The idea is to create a film festival on air, explains Dalton Delan, executive vp, programming and creative director, about the mandate of The Sundance Channel. The U.S. cable venture launched February 29, 1996 (on a leap year to save on anniversary celebration costs, he jokes) under the auspices of platforming the best and most innovative independent film through the medium of television.
Aside from the name, Sundance the channel’s relationship to the film festival held annually in Utah also comes in the form of Robert Redford, who co-owns the channel with Showtime and PolyGram. But in regard to the channel’s pull with the festival, ‘We don’t have an inside track,’ says Delan. ‘Often people think I must get the rights to all the films that play at Sundance, and none of that is true. We are a three-way venture, and we have Sundance leadership, in fact, creatively. There’s no question of that – Redford has ultimate say over the channel; he drives the creative of the network.’
The main programming initiative in a given month is a long block around a particular theme, with shorter thematically linked strands sprinkled throughout. Original programming is commissioned, functioning as thematic support in creating the festival feel. For example, interviews function as the q&a sessions which often take place after festival screenings, and films will be commissioned to fully develop a theme.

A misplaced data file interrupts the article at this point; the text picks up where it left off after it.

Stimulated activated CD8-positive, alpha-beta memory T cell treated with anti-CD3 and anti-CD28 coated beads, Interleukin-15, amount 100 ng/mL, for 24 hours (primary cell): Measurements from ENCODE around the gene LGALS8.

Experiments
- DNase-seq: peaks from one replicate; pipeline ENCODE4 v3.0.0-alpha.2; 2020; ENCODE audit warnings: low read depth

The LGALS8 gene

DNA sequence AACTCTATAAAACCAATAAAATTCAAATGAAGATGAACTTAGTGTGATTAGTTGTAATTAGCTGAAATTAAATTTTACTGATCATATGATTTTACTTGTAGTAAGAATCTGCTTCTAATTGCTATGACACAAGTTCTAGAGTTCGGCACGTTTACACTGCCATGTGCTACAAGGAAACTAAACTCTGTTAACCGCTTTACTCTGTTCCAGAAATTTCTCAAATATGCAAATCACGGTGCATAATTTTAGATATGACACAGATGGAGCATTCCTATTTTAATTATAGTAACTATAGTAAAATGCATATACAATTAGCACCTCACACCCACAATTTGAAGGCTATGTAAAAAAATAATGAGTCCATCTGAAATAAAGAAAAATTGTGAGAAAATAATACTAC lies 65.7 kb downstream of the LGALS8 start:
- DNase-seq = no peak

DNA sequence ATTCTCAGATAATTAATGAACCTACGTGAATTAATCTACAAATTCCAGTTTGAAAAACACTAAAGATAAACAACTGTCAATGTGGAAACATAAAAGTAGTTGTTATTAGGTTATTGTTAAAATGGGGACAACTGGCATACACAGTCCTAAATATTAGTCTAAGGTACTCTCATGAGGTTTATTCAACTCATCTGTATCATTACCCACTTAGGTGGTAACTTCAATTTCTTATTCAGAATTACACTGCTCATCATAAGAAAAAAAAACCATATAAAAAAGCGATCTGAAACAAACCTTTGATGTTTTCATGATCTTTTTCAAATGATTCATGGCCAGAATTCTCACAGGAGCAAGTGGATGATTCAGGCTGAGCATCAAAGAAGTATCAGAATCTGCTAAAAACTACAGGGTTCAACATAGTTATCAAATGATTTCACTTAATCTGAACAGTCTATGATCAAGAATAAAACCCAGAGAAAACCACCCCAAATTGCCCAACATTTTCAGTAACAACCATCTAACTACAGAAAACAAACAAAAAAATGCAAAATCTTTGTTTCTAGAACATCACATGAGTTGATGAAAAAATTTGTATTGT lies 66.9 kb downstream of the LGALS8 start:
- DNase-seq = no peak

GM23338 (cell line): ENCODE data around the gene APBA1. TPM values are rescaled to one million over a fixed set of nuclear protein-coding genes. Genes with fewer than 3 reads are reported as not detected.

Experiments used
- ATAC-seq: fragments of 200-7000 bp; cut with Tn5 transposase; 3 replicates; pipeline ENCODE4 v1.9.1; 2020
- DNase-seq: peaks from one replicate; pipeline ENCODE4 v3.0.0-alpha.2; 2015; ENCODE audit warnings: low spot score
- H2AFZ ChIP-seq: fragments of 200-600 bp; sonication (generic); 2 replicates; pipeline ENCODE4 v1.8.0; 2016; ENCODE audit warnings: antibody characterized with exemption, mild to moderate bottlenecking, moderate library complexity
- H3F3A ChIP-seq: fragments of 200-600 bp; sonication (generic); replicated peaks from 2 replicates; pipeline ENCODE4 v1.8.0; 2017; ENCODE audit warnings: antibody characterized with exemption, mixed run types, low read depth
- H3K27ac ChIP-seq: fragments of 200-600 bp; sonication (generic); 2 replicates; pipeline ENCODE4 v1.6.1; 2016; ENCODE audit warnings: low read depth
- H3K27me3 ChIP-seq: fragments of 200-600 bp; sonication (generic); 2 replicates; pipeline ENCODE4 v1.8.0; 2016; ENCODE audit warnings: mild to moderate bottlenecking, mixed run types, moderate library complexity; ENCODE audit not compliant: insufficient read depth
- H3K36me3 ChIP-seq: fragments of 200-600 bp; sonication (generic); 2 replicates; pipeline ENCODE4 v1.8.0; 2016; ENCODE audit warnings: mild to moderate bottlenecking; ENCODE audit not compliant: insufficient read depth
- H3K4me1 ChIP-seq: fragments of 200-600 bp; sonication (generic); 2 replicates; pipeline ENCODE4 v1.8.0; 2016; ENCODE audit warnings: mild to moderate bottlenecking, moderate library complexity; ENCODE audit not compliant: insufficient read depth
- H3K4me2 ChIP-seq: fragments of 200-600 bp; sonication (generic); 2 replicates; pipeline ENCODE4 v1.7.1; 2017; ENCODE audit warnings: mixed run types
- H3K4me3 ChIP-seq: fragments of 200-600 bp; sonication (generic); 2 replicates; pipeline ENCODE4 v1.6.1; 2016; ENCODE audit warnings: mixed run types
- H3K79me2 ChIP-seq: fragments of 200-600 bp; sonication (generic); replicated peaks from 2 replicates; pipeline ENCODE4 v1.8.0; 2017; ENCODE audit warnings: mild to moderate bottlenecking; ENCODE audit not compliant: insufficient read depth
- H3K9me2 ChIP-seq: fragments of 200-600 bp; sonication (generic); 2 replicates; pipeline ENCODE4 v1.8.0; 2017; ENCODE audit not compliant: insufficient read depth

The choice of theme comes from a variety of sources: in some cases tied to an event, or to build on top of an acquisition. October had Indie Thrills; December 21 programming consisted of shorts running from A-Z to fit the shortest day of the year; sometimes it’s a filmmaker, such as John Sayles, whose Lone Star was just acquired by the channel; January is specially geared to the Sundance Festival, which takes place this month.
In the case of November, the month was anchored by a series of (mostly) docs and original programming on the Beat movement. The Beats Go On came about when William Tyler Smith approached Delan with The Third Mind.